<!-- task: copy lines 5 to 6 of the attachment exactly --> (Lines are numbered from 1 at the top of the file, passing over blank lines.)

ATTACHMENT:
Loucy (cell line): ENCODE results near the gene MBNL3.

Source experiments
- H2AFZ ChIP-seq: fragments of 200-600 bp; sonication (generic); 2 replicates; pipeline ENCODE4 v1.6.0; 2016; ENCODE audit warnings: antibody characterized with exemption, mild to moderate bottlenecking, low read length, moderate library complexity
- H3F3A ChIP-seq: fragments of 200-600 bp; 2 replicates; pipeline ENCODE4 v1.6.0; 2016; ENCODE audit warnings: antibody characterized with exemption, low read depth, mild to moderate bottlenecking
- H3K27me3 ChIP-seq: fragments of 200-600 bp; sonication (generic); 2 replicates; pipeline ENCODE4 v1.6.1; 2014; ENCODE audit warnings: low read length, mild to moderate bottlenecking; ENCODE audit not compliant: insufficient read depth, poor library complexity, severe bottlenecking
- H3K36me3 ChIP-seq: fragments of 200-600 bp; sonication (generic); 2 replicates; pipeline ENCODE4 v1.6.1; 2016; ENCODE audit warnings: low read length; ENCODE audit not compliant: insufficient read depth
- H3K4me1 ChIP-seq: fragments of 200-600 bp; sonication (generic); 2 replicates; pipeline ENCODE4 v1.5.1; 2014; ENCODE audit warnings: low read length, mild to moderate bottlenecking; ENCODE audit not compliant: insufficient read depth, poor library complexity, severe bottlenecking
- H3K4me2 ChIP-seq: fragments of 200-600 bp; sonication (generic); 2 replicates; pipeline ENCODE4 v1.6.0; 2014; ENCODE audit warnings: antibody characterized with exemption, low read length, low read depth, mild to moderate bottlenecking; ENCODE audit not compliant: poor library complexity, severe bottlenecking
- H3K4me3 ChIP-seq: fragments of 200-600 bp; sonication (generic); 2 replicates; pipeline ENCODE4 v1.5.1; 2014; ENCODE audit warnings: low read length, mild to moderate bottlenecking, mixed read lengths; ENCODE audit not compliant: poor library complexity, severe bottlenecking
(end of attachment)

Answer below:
- H3K27me3 ChIP-seq: fragments of 200-600 bp; sonication (generic); 2 replicates; pipeline ENCODE4 v1.6.1; 2014; ENCODE audit warnings: low read length, mild to moderate bottlenecking; ENCODE audit not compliant: insufficient read depth, poor library complexity, severe bottlenecking
- H3K36me3 ChIP-seq: fragments of 200-600 bp; sonication (generic); 2 replicates; pipeline ENCODE4 v1.6.1; 2016; ENCODE audit warnings: low read length; ENCODE audit not compliant: insufficient read depth